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Grain-Flour, 1590-1790

2000-01-01
Pelizzon, Sheila Margaret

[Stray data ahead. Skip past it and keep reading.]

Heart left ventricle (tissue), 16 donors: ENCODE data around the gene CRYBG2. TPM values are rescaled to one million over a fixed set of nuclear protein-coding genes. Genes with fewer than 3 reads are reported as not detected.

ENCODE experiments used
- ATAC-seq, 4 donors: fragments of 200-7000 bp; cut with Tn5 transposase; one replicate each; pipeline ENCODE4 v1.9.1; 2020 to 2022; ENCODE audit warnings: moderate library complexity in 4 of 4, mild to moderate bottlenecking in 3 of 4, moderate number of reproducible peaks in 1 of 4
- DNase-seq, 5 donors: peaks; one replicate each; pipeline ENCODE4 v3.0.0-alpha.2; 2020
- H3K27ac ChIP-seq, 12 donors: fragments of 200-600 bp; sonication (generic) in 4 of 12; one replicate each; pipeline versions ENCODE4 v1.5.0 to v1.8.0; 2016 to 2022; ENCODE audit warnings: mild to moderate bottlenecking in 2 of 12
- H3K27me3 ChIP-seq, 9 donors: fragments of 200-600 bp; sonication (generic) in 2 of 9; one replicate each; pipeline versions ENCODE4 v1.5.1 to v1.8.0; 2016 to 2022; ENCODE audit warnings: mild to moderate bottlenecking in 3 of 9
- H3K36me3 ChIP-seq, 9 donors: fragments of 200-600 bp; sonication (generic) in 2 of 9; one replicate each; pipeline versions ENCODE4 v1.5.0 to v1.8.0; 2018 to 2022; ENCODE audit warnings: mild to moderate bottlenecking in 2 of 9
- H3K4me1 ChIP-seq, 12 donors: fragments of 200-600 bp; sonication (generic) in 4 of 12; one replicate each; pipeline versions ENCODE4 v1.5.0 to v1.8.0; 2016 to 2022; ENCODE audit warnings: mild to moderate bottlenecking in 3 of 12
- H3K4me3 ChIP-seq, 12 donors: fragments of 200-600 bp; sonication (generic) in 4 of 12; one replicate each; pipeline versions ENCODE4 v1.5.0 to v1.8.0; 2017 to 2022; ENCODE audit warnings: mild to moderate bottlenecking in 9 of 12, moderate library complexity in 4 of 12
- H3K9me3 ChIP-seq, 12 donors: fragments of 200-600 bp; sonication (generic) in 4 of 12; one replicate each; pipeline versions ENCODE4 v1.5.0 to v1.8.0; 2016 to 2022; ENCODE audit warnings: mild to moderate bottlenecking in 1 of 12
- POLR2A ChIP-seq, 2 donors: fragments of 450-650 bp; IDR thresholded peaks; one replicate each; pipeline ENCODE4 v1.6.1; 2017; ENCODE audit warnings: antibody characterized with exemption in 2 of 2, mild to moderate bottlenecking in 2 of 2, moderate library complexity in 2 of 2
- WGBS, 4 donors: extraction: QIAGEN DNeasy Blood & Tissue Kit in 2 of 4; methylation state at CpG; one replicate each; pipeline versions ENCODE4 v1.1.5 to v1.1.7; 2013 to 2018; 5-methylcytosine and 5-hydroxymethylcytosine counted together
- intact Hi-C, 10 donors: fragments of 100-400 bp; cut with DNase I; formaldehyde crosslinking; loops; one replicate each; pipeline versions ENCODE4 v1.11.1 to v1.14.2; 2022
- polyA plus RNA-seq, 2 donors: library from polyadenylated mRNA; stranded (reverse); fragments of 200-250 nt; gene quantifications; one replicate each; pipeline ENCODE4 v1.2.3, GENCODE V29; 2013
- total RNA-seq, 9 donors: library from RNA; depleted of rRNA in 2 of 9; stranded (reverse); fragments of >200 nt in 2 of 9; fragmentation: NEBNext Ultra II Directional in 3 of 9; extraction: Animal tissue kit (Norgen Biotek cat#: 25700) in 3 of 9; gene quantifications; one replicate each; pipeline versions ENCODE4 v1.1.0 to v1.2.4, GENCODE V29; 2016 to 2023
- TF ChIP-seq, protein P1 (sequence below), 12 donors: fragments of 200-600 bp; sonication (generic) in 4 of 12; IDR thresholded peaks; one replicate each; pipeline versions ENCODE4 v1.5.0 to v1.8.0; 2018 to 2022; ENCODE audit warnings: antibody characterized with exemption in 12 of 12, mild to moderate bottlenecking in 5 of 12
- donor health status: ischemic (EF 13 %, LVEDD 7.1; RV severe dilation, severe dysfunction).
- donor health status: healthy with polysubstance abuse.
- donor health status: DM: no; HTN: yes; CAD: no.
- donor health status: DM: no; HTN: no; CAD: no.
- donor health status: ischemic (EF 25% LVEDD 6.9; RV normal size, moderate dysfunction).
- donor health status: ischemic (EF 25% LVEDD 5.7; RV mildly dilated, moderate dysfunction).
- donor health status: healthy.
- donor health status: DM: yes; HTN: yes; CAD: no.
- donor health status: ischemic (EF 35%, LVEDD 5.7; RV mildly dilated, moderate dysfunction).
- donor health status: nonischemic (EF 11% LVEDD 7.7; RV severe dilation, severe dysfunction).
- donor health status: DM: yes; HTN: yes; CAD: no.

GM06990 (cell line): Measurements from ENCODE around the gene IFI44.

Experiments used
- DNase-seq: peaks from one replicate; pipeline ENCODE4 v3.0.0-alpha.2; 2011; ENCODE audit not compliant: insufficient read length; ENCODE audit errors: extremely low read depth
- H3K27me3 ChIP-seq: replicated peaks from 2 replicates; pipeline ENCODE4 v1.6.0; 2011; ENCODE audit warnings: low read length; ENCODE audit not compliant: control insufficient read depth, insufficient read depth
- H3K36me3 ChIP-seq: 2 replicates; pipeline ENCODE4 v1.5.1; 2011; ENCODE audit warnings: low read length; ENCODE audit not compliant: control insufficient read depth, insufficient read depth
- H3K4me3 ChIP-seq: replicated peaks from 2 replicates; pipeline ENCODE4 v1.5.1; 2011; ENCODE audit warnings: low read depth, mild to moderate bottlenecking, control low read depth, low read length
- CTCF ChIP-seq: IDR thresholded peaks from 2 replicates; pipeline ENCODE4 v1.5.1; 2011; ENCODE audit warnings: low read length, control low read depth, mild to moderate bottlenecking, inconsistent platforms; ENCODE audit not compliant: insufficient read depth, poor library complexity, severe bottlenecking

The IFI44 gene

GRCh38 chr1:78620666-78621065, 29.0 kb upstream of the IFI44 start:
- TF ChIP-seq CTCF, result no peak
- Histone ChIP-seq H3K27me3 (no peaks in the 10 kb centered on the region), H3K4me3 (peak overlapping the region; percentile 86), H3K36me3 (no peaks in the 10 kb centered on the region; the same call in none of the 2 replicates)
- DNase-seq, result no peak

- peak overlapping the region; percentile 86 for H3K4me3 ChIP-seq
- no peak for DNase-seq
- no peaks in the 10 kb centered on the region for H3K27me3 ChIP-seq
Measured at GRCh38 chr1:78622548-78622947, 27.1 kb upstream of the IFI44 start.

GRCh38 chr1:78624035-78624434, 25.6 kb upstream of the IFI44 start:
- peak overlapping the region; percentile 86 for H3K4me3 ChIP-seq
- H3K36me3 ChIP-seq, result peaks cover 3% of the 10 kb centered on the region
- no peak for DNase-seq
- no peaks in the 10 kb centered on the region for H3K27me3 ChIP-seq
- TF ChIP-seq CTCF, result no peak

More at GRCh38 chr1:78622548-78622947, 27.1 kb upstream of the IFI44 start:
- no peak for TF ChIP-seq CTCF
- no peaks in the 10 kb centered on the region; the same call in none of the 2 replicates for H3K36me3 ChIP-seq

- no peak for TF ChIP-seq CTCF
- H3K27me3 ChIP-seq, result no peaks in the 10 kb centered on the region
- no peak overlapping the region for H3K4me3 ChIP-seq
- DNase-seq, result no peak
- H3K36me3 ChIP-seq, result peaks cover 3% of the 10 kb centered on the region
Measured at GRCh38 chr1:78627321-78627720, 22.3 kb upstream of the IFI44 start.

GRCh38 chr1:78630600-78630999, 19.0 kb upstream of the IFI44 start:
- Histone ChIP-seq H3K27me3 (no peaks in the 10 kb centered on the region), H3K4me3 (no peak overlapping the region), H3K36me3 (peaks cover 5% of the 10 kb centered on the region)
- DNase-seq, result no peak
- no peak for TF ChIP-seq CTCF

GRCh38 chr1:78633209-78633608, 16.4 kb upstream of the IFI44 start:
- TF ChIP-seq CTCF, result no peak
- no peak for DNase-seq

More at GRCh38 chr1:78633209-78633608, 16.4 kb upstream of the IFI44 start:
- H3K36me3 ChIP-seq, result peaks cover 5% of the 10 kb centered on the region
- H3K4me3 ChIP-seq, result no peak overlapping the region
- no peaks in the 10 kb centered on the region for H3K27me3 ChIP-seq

The grain-flour commodity chain was studied for the period between 1590 to 1790 as a universal consumer item. The purpose of the study was: 1) to determine whether changes in the commodity chain corresponded to changes in the so-called A-phases and B-phases of Kondratieff waves; 2) to document the economic, political, and social differentiation between rural and urban areas and populations, and the increased power of the former over the latter; 3) to demonstrate the increasing polarization between core, peripheral, and semiperipheral zones within greater Europe (i.e., East and West Europe). To accomplish the first objective, a number of cities were selected throughout western Europe, and changes in the geographical spread of their grain-flour supply routes over time were traced. These served to show the existence of the Kondratieff waves over the 200-year period under study. The second and third of these objectives were met by noting long-term conditions, trends, changes, and differentiation in such variables as welfare provisioning, diet and food consumption patterns, land-tenure arrangements, rewards to-and conditions of-labor and marketing, and the technology of growing, transport, and marketing of grain. Part one describes the components of the boxes of the chain. Part three discusses the importance of the grain trade for cities. Part three shows the changes in the geographic spread of the supply routes of selected cities for grain-flour. Part four discusses the changes in supply routes for demonstrating the Kondratieff waves. Part five attempts to relate the information given in the entire study to suggest the existence of logistics-i.e., 80-100 year long economic cycles.